History Lit resembles 'Wicked' cousin but ponders wider themes of class, gender and society in historical setting
By Sara Cardine 05/10/2012
History comes alive Friday, when Unbound Productions debuts its first full theatrical production of History Lit, the immersive, site-specific adaptations of three stories written by female authors and staged at Pasadena’s historic Fenyes estate.
Running through May 26, the productions feature a full cast, costumes and sets built on several locations to accommodate actors who dodge and weave as spectators follow in hot pursuit of moving storylines.
This historical jaunt through literary time and space comes from the makers of Wicked Lit, an annual Halloween-themed production that has audiences trekking through Altadena’s Mountainview Mausoleum.
But while Wicked Lit aims more specifically to chill, History Lit ponders wider themes of class, gender and society in three stories: “The Garden Party” by Katherine Mansfield, Harriet Beecher Stowe’s “Two Pictures in One” and “The Yellow Wallpaper” by Pasadena’s own Charlotte Perkins Gilman.
“All three of these stories are not just stories by female authors. They’re all stories that changed the way we think about our society,” says producer/director Jeff G. Rack who, along with partners Paul Millet and Jonathan Josephson, adapted the tales into plays for the occasion. “This is an event — it’s a whole experience. If people come once, they’ll know what it is.”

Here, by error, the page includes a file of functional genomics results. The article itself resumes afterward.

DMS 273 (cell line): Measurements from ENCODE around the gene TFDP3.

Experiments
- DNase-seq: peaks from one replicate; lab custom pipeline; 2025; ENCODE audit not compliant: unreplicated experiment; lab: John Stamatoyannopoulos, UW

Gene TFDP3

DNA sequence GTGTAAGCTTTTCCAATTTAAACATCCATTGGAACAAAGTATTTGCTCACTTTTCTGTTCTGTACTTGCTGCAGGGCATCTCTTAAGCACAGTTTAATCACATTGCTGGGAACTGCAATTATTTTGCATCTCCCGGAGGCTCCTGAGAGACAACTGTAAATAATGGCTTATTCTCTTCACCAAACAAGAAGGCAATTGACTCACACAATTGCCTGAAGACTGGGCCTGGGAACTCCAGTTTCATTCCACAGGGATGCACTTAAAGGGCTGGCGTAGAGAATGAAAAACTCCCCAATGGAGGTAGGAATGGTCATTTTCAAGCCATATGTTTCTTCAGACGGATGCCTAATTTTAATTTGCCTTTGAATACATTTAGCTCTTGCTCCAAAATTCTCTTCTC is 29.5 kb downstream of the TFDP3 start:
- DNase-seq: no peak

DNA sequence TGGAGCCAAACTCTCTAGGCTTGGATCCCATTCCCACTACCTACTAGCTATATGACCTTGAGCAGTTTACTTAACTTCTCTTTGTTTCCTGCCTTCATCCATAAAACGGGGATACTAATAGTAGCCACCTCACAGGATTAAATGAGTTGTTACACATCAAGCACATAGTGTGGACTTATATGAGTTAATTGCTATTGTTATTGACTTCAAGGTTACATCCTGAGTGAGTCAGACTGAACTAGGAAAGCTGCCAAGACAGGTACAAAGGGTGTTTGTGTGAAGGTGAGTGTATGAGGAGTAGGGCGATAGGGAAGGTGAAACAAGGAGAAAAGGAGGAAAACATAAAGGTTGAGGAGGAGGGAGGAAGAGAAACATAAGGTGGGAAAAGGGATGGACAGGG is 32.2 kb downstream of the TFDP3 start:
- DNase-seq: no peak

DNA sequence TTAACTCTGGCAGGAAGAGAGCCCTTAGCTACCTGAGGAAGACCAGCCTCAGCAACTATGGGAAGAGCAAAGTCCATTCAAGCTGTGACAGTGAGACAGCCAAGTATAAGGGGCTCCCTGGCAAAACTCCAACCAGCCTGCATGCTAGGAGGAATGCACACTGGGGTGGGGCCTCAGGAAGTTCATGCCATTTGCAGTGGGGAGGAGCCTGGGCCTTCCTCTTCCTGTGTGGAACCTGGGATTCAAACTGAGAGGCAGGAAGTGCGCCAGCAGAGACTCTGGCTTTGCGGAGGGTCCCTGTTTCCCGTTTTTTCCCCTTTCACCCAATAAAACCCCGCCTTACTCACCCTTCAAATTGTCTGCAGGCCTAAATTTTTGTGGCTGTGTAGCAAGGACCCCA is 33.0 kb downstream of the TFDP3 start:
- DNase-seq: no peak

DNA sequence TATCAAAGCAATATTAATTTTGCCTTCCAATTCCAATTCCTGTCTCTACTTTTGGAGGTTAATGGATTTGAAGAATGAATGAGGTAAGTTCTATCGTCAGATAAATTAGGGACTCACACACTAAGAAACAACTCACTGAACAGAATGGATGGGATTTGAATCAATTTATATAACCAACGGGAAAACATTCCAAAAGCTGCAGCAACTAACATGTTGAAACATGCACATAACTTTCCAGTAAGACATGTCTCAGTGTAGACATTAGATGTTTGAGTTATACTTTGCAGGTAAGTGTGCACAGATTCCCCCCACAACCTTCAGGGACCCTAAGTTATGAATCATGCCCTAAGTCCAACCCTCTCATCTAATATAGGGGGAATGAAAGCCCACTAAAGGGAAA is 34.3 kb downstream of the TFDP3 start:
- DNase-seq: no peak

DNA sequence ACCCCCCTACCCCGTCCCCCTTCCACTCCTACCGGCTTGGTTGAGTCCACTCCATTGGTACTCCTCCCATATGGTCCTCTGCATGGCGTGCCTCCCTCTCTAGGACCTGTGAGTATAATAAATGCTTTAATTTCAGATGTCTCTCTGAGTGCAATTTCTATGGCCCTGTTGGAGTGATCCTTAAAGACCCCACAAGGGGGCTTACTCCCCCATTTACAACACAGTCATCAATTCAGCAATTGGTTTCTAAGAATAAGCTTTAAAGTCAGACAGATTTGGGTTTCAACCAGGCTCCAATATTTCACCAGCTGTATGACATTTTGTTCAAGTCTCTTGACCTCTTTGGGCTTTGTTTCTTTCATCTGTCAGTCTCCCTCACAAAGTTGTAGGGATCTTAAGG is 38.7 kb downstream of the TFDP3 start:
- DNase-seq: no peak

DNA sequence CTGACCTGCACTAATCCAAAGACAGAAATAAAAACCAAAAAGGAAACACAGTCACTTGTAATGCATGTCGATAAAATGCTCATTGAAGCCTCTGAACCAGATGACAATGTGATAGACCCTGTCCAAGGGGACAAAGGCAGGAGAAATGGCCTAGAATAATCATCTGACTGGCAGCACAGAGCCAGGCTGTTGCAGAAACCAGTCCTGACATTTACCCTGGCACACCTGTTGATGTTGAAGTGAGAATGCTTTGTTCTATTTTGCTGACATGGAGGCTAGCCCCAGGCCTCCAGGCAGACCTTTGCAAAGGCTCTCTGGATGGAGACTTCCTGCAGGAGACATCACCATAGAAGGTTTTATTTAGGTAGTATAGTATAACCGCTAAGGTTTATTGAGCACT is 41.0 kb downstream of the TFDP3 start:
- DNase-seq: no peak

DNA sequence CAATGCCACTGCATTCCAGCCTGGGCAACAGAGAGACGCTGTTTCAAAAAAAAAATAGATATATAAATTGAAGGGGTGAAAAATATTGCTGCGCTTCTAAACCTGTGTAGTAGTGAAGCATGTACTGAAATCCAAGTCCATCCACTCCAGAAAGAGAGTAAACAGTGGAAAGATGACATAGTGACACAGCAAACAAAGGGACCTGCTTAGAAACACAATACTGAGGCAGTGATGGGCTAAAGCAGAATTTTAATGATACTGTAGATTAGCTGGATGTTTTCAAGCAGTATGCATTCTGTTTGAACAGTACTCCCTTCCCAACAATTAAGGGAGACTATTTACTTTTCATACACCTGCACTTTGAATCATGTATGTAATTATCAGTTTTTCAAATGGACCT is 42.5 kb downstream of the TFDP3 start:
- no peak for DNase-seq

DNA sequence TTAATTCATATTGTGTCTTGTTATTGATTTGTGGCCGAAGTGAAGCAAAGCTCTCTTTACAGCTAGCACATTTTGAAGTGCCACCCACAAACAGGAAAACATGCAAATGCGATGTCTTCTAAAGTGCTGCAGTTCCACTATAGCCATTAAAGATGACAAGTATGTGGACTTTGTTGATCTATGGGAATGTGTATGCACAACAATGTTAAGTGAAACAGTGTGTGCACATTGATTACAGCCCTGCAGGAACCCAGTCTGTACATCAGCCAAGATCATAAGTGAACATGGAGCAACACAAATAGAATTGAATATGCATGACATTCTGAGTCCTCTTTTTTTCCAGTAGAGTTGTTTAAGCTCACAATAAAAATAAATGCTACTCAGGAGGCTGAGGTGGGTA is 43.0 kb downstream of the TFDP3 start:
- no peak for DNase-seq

Like Wicked Lit, History Lit’s three productions make full use of period-specific scenes, spaces and acoustics throughout the Fenyes estate. Audiences are led by story guides, who provide helpful cues when its time to continue the narrative in a new location.
“We really let the venues and the stories inform each other. People are going to be hit by all of it and take away something different,” Josephson says.
In “The Garden Party,” adapted by Josephson, a young Laura Sheridan is called away from a lavish family party at the mansion when an unexpected accident befalls a stranger in a nearby cottage, threatening to change her forever.
Millet’s telling of “Two Pictures in One” juxtaposes two families — one white, one black — on the cusp of pivotal moments in America’s still-nascent history. A main room in the caretaker’s house on the grounds of the Fenyes estate houses a sort of dual stage, where audiences can view rotating, time-jumping storytelling.
In Rack’s adaptation of “The Yellow Wallpaper,” an affluent woman is locked inside her bedroom as a cure for postpartum depression. Viewers get a ringside seat to her ensuing madness, which culminates in visions she decrypts from the patterns of the room’s wallpaper.
“They’re in the wall for the remainder of the show, they’re looking through it,” Millet explains of the audience’s final vantage point. “She’s reacting to something she sees in the walls, and the audience is the wallpaper.”
Unbound’s exciting husbandry of space and narration is one reason for Wicked Lit’s wide appeal, and producers have worked hard to impress History Lit with a similar brand.
“If you crave an experience that will engage and surprise you, this is it,” Josephson says.
History Lit runs Friday through May 26 at the Pasadena Museum of History. Tickets cost $39 to $49, with student discounts available. For more information, including ticket ordering and show times, call (818) 242-7910 or visit historylit.org.